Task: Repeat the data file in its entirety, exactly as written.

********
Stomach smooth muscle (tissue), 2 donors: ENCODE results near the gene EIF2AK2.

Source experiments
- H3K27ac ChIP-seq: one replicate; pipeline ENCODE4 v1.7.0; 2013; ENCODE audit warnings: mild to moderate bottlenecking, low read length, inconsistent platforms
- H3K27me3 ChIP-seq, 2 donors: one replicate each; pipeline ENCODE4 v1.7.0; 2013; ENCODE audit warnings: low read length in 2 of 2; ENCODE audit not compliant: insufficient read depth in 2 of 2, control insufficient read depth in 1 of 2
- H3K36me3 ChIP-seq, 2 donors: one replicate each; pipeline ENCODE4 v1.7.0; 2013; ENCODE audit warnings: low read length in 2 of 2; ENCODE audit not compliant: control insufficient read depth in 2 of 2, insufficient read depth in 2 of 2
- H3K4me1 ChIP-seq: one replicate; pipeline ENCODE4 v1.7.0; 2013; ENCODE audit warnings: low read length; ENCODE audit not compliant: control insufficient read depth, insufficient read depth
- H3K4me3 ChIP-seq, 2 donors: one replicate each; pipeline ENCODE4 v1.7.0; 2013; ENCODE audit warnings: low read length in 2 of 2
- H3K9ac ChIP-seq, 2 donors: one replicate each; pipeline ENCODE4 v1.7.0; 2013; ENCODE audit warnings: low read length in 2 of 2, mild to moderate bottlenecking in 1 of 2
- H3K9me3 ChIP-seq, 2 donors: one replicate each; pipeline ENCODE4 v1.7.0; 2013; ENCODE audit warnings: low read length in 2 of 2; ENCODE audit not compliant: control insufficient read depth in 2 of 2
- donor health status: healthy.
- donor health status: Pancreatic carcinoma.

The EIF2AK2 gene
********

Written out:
Stomach smooth muscle (tissue), 2 donors: ENCODE results near the gene EIF2AK2.

Source experiments
- H3K27ac ChIP-seq: one replicate; pipeline ENCODE4 v1.7.0; 2013; ENCODE audit warnings: mild to moderate bottlenecking, low read length, inconsistent platforms
- H3K27me3 ChIP-seq, 2 donors: one replicate each; pipeline ENCODE4 v1.7.0; 2013; ENCODE audit warnings: low read length in 2 of 2; ENCODE audit not compliant: insufficient read depth in 2 of 2, control insufficient read depth in 1 of 2
- H3K36me3 ChIP-seq, 2 donors: one replicate each; pipeline ENCODE4 v1.7.0; 2013; ENCODE audit warnings: low read length in 2 of 2; ENCODE audit not compliant: control insufficient read depth in 2 of 2, insufficient read depth in 2 of 2
- H3K4me1 ChIP-seq: one replicate; pipeline ENCODE4 v1.7.0; 2013; ENCODE audit warnings: low read length; ENCODE audit not compliant: control insufficient read depth, insufficient read depth
- H3K4me3 ChIP-seq, 2 donors: one replicate each; pipeline ENCODE4 v1.7.0; 2013; ENCODE audit warnings: low read length in 2 of 2
- H3K9ac ChIP-seq, 2 donors: one replicate each; pipeline ENCODE4 v1.7.0; 2013; ENCODE audit warnings: low read length in 2 of 2, mild to moderate bottlenecking in 1 of 2
- H3K9me3 ChIP-seq, 2 donors: one replicate each; pipeline ENCODE4 v1.7.0; 2013; ENCODE audit warnings: low read length in 2 of 2; ENCODE audit not compliant: control insufficient read depth in 2 of 2
- donor health status: healthy.
- donor health status: Pancreatic carcinoma.

The EIF2AK2 gene